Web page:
The rest of this article is only available to active members of Questia

Sign up now for a free, 1-day trial and receive full access to:

  • Questia's entire collection
  • Automatic bibliography creation
  • More helpful research tools like notes, citations, and highlights
  • Ad-free environment

Already a member? Log in now.

Notes for this article

Add a new note
If you are trying to select text to create highlights or citations, remember that you must now click or tap on the first word, and then click or tap on the last word.
One moment ...
Default project is now your active project.
Project items

Items saved from this article

This article has been saved
Highlights (0)
Some of your highlights are legacy items.

Highlights saved before July 30, 2012 will not be displayed on their respective source pages.

You can easily re-create the highlights by opening the book page or article, selecting the text, and clicking “Highlight.”

Citations (0)
Some of your citations are legacy items.

Any citation created before July 30, 2012 will labeled as a “Cited page.” New citations will be saved as cited passages, pages or articles.

We also added the ability to view new citations from your projects or the book or article where you created them.

Notes (0)
Bookmarks (0)

You have no saved items from this article

Project items include:
  • Saved book/article
  • Highlights
  • Quotes/citations
  • Notes
  • Bookmarks
Notes
Cite this article

Cited article

Style
Citations are available only to our active members.
Sign up now to cite pages or passages in MLA, APA and Chicago citation styles.

(Einhorn, 1992, p. 25)

(Einhorn 25)

1

1. Lois J. Einhorn, Abraham Lincoln, the Orator: Penetrating the Lincoln Legend (Westport, CT: Greenwood Press, 1992), 25, http://www.questia.com/read/27419298.

Cited article

Christianity in England from Roman Times to the Reformation
Settings

Settings

Typeface
Text size Smaller Larger Reset View mode
Search within

Search within this article

Look up

Look up a word

  • Dictionary
  • Thesaurus
Please submit a word or phrase above.
Print this page

Print this page

Why can't I print more than one page at a time?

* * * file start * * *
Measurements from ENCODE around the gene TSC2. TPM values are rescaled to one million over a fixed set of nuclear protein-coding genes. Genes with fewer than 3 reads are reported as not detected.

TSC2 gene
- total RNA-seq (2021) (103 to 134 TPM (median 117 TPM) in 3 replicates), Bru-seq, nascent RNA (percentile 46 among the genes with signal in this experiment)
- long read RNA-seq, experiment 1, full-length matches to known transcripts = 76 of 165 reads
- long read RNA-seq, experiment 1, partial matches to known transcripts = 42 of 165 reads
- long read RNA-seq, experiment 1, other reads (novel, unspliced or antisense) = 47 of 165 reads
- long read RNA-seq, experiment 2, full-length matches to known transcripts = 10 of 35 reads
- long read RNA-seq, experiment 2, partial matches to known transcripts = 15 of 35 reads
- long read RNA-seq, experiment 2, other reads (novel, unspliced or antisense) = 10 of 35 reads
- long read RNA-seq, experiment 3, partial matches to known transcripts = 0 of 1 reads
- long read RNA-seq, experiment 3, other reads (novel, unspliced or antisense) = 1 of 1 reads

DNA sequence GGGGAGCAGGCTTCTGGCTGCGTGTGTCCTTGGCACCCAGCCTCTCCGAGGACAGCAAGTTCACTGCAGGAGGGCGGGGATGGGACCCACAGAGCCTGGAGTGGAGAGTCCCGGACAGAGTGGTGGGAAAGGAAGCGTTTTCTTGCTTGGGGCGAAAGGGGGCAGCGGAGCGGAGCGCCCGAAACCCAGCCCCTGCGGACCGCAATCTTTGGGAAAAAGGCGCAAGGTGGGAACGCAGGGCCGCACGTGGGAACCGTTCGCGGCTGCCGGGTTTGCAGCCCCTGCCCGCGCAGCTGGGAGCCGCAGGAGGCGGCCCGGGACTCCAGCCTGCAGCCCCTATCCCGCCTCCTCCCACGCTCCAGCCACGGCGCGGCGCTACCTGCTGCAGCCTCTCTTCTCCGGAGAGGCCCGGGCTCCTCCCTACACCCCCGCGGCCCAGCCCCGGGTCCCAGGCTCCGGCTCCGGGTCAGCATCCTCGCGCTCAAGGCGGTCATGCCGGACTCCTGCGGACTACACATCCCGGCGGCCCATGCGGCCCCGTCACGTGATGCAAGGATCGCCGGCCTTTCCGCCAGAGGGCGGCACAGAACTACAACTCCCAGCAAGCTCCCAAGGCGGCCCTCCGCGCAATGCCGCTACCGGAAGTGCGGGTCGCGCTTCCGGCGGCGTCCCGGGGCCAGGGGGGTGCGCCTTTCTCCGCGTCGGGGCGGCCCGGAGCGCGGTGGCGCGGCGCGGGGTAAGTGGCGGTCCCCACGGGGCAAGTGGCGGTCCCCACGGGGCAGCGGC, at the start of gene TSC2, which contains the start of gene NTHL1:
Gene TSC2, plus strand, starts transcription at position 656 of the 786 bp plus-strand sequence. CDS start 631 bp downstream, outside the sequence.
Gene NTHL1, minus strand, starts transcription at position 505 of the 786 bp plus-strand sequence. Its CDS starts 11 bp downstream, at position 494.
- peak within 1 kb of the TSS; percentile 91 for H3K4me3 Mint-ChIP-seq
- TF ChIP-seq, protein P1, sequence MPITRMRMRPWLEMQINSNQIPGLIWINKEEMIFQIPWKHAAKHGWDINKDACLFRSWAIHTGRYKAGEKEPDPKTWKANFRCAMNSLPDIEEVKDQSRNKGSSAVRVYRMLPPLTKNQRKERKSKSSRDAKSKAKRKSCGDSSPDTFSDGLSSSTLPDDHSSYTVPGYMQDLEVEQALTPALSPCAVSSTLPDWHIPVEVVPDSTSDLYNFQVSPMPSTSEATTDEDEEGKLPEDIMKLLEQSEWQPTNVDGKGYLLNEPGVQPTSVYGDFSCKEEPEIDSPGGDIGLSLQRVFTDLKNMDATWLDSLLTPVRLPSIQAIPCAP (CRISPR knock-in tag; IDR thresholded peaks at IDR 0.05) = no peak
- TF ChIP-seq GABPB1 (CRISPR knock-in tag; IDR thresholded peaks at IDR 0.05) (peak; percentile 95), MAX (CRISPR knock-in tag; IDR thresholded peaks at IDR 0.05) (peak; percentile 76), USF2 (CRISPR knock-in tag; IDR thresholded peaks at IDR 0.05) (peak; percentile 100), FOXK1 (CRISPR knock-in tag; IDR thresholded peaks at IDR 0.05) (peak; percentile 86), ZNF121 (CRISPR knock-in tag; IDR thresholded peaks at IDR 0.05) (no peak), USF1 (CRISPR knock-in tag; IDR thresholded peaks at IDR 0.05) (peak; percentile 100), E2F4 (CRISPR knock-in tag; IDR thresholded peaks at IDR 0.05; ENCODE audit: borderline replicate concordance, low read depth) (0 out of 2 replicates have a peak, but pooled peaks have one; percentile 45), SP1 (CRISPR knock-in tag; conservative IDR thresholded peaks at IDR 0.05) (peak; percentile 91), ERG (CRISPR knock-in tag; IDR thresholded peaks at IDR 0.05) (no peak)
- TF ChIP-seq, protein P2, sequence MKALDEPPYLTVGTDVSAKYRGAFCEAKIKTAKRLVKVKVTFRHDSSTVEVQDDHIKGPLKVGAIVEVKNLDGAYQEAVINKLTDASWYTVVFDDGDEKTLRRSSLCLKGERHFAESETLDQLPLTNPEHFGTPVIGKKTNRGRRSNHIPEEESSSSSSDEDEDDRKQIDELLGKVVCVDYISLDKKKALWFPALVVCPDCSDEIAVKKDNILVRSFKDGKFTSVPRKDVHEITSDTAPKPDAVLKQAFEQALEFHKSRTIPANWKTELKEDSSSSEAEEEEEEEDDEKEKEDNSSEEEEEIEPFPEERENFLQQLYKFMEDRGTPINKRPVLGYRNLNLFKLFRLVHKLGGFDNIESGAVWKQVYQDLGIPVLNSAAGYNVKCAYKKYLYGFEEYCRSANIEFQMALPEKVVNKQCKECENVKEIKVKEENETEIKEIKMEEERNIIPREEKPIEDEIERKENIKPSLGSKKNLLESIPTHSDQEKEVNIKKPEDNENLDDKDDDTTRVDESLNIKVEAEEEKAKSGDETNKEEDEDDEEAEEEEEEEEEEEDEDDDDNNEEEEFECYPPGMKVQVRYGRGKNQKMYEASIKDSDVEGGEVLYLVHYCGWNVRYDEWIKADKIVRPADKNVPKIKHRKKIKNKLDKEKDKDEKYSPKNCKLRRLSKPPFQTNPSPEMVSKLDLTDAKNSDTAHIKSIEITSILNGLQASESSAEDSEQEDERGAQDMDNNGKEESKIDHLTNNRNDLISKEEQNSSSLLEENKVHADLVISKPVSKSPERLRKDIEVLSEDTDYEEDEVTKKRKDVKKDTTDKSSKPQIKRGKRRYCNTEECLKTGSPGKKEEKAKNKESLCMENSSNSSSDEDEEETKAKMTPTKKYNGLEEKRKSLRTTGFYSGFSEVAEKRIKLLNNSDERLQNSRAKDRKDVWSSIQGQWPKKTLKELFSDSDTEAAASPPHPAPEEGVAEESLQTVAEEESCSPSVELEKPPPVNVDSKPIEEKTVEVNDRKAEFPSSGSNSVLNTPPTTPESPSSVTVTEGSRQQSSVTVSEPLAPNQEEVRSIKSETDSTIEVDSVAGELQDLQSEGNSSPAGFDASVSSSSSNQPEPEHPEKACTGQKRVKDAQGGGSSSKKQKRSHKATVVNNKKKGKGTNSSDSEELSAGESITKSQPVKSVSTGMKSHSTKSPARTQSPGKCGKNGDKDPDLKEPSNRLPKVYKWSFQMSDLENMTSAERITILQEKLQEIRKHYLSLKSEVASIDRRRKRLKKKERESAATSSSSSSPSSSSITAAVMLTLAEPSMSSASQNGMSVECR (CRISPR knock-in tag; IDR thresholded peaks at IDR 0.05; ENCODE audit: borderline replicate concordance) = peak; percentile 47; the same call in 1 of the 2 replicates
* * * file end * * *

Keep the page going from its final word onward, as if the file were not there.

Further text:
Full screen

matching results for page

Cited passage

Style
Citations are available only to our active members.
Sign up now to cite pages or passages in MLA, APA and Chicago citation styles.

"Portraying himself as an honest, ordinary person helped Lincoln identify with his audiences." (Einhorn, 1992, p. 25).

"Portraying himself as an honest, ordinary person helped Lincoln identify with his audiences." (Einhorn 25)

"Portraying himself as an honest, ordinary person helped Lincoln identify with his audiences."1

1. Lois J. Einhorn, Abraham Lincoln, the Orator: Penetrating the Lincoln Legend (Westport, CT: Greenwood Press, 1992), 25, http://www.questia.com/read/27419298.

Cited passage

Welcome to the new Questia Reader

The Questia Reader has been updated to provide you with an even better online reading experience.  It is now 100% Responsive, which means you can read our books and articles on any sized device you wish.  All of your favorite tools like notes, highlights, and citations are still here, but the way you select text has been updated to be easier to use, especially on touchscreen devices.  Here's how:

1. Click or tap the first word you want to select.
2. Click or tap the last word you want to select.

OK, got it!

Thanks for trying Questia!

Please continue trying out our research tools, but please note, full functionality is available only to our active members.

Your work will be lost once you leave this Web page.

For full access in an ad-free environment, sign up now for a FREE, 1-day trial.

Already a member? Log in now.